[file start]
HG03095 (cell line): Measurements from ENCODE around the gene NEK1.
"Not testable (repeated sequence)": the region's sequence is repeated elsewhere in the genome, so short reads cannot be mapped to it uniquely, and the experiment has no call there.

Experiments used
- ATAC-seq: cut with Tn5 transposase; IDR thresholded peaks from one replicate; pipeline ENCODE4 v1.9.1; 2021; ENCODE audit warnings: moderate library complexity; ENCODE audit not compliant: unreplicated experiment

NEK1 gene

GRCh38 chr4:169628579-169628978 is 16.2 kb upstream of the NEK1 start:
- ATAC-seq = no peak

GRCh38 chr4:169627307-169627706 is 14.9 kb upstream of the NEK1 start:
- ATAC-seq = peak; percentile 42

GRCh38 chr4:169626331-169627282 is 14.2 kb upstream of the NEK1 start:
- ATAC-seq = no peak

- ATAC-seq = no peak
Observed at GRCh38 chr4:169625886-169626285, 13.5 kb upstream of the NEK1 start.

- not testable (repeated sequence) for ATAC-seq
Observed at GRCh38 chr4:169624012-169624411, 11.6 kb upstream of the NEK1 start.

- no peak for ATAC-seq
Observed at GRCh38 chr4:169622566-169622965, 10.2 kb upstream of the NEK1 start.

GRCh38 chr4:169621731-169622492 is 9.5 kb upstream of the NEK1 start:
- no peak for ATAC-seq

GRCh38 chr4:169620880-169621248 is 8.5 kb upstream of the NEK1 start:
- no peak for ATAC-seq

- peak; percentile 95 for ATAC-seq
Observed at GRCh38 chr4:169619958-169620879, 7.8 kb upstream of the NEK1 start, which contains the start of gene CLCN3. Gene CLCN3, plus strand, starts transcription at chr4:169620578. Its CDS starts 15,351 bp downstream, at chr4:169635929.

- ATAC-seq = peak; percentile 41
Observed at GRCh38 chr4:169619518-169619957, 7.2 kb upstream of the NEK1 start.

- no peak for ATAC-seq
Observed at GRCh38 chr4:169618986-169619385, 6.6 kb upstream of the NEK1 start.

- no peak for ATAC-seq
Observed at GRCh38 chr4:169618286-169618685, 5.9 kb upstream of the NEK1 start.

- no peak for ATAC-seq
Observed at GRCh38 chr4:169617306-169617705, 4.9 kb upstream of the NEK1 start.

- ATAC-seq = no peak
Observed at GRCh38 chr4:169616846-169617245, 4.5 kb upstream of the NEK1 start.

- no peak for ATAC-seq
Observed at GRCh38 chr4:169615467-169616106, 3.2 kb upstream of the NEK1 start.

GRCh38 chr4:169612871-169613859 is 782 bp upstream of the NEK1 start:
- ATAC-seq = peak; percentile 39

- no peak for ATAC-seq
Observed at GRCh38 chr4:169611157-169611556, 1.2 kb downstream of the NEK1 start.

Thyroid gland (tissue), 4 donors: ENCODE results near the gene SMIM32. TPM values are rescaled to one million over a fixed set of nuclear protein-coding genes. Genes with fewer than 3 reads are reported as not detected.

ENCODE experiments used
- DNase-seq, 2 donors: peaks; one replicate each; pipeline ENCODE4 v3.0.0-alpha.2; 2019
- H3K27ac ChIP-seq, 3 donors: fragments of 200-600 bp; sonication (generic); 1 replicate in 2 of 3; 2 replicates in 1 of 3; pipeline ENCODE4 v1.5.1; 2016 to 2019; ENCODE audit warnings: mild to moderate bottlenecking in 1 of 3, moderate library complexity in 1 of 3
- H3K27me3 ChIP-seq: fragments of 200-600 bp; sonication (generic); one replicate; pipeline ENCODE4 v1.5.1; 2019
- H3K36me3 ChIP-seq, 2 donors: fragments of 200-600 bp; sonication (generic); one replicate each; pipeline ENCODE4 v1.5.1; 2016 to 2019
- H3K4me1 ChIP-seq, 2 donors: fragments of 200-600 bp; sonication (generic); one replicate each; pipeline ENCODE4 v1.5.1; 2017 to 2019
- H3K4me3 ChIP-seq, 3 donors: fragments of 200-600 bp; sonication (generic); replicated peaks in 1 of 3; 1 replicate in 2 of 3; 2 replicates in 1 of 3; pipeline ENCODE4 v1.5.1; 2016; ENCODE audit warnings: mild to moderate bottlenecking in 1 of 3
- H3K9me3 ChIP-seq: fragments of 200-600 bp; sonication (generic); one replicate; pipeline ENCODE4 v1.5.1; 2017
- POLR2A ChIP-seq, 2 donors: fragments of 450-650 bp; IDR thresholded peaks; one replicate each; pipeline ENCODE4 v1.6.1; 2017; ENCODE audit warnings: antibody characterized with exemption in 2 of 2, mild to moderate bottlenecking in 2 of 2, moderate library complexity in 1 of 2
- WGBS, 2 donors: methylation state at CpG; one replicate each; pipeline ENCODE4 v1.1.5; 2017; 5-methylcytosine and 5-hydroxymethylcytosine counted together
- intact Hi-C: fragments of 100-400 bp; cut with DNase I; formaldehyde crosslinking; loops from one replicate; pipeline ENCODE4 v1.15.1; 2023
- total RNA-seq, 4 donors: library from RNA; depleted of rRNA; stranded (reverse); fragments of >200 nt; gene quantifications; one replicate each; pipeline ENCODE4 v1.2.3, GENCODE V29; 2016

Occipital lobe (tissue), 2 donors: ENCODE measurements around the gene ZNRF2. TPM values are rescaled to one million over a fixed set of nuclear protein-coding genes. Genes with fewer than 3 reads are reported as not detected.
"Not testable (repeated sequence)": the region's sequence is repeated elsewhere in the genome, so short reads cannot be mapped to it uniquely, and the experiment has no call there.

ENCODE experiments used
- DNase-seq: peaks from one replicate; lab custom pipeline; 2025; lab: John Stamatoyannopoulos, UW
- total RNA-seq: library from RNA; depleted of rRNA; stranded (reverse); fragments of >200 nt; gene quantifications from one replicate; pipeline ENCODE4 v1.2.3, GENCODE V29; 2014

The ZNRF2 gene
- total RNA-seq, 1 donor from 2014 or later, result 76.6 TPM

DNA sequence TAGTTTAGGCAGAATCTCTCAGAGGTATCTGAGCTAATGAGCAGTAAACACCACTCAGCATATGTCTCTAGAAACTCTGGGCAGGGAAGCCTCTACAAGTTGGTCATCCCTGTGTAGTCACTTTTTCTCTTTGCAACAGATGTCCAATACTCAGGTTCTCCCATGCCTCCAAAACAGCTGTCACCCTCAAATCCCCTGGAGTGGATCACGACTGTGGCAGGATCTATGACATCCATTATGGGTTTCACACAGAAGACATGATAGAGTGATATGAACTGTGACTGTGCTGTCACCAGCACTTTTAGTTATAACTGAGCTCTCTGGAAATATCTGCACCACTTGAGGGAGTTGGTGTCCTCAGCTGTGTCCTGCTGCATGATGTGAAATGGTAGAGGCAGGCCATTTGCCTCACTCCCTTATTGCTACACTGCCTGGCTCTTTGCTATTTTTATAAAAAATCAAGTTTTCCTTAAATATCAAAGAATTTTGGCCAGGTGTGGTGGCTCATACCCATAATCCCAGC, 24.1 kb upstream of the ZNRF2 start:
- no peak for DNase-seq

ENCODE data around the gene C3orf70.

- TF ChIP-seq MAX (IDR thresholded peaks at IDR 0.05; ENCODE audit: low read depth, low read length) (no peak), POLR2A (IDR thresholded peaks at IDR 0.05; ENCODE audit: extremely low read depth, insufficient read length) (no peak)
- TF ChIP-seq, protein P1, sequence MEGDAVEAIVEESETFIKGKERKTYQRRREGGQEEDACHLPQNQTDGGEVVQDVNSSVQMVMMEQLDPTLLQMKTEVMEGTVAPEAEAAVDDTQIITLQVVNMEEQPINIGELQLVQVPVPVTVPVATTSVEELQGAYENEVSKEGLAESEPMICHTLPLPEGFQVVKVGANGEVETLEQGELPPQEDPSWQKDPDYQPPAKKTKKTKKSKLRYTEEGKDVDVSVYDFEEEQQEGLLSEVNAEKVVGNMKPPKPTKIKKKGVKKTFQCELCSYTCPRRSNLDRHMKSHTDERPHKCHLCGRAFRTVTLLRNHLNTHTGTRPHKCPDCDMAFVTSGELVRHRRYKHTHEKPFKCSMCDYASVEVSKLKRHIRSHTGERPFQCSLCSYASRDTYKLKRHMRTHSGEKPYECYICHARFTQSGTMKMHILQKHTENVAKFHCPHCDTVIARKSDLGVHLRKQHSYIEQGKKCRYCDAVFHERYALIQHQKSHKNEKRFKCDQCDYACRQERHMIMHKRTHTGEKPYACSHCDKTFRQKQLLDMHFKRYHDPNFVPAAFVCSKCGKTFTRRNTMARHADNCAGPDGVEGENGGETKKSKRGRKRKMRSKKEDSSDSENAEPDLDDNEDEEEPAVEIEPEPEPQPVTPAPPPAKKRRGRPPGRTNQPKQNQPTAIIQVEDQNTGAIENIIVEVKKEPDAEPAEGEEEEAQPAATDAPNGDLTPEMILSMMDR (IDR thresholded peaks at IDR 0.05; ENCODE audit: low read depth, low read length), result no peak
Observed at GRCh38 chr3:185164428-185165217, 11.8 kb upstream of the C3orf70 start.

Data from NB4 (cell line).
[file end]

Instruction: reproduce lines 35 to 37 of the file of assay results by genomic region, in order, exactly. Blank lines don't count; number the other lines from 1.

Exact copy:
Observed at GRCh38 chr4:169615467-169616106, 3.2 kb upstream of the NEK1 start.

GRCh38 chr4:169612871-169613859 is 782 bp upstream of the NEK1 start:
- ATAC-seq = peak; percentile 39